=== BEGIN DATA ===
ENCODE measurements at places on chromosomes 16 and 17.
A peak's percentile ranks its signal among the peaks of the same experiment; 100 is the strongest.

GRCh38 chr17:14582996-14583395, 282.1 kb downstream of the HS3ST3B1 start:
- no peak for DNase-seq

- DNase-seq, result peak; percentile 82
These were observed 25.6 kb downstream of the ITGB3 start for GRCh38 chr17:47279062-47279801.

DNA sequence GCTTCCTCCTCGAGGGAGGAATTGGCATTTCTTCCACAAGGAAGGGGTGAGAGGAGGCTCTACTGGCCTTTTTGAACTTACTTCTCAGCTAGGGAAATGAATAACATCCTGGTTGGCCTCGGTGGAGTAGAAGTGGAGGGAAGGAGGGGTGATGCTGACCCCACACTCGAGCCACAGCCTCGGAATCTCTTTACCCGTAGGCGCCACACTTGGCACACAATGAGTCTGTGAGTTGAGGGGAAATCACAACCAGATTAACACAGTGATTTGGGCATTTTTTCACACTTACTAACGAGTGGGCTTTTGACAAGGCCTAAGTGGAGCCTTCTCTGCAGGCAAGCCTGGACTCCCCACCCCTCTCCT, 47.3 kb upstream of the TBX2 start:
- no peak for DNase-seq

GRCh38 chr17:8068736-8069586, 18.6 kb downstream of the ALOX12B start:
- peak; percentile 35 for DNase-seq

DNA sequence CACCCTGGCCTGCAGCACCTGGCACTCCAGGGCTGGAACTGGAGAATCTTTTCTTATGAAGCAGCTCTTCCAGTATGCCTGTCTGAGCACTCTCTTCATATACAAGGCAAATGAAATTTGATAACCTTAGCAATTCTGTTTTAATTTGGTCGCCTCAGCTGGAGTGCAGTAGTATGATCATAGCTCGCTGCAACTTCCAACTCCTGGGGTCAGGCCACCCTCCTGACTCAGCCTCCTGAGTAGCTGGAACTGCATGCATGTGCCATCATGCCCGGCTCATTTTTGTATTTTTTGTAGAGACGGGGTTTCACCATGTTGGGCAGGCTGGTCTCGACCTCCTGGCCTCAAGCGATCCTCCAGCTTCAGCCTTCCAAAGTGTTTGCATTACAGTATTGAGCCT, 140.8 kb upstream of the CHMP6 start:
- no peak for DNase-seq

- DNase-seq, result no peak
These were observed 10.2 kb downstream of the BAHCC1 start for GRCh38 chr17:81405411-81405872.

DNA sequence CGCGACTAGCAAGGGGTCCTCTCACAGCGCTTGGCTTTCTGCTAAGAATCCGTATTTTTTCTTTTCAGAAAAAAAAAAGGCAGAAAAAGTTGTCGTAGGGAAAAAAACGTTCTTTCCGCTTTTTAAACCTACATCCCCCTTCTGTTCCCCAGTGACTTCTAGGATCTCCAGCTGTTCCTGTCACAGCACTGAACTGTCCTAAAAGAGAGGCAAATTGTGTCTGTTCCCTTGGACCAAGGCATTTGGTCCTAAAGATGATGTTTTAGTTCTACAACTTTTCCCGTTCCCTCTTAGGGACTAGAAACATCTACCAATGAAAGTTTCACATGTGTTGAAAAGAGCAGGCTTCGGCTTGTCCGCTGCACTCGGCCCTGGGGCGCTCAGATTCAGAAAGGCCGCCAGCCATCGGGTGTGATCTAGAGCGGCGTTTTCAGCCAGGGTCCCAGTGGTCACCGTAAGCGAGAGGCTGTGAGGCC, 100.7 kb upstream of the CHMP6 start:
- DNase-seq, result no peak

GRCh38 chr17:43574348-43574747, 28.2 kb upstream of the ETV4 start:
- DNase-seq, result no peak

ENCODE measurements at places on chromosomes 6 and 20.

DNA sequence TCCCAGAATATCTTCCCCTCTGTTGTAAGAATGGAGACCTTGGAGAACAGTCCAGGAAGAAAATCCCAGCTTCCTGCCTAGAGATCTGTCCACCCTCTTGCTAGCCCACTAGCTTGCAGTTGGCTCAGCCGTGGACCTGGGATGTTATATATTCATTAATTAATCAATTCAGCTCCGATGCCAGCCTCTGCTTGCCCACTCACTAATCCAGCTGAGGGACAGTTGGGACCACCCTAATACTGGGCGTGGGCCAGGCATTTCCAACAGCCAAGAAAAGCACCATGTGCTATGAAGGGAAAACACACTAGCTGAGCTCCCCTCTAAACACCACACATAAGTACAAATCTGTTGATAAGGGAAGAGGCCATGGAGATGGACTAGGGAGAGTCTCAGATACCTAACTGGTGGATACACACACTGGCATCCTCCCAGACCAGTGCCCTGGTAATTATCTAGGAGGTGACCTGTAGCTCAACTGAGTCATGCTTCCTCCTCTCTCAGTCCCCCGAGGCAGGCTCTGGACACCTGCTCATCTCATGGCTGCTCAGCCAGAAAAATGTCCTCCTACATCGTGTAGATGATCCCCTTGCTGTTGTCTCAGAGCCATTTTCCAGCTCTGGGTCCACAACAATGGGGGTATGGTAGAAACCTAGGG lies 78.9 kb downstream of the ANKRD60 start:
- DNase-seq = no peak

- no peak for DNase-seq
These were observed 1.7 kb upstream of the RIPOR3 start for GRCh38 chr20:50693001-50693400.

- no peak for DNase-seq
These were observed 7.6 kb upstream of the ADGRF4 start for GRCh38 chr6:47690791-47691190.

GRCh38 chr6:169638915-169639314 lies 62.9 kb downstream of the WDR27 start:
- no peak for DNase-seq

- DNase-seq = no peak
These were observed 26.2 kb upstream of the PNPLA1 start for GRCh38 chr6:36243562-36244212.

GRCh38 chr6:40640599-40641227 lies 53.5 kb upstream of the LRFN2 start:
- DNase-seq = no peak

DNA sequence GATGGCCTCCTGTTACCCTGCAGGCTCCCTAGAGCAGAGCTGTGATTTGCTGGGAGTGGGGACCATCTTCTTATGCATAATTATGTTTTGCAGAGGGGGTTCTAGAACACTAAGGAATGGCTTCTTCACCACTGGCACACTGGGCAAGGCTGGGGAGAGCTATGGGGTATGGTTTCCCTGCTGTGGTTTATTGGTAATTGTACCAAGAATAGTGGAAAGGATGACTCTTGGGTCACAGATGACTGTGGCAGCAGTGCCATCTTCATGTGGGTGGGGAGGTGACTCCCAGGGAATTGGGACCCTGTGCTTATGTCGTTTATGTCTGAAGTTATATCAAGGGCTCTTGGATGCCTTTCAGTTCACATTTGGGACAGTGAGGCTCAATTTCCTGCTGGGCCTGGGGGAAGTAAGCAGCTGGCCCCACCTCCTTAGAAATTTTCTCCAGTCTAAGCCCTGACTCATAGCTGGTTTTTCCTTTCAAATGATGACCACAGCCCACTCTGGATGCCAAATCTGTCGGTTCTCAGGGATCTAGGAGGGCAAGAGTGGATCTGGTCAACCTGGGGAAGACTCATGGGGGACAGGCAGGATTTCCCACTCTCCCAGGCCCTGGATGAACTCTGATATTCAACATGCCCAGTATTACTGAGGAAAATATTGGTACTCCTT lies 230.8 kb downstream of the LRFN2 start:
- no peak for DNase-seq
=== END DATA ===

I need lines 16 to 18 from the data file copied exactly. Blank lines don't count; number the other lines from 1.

- DNase-seq, result no peak

GRCh38 chr17:43574348-43574747, 28.2 kb upstream of the ETV4 start:
- DNase-seq, result no peak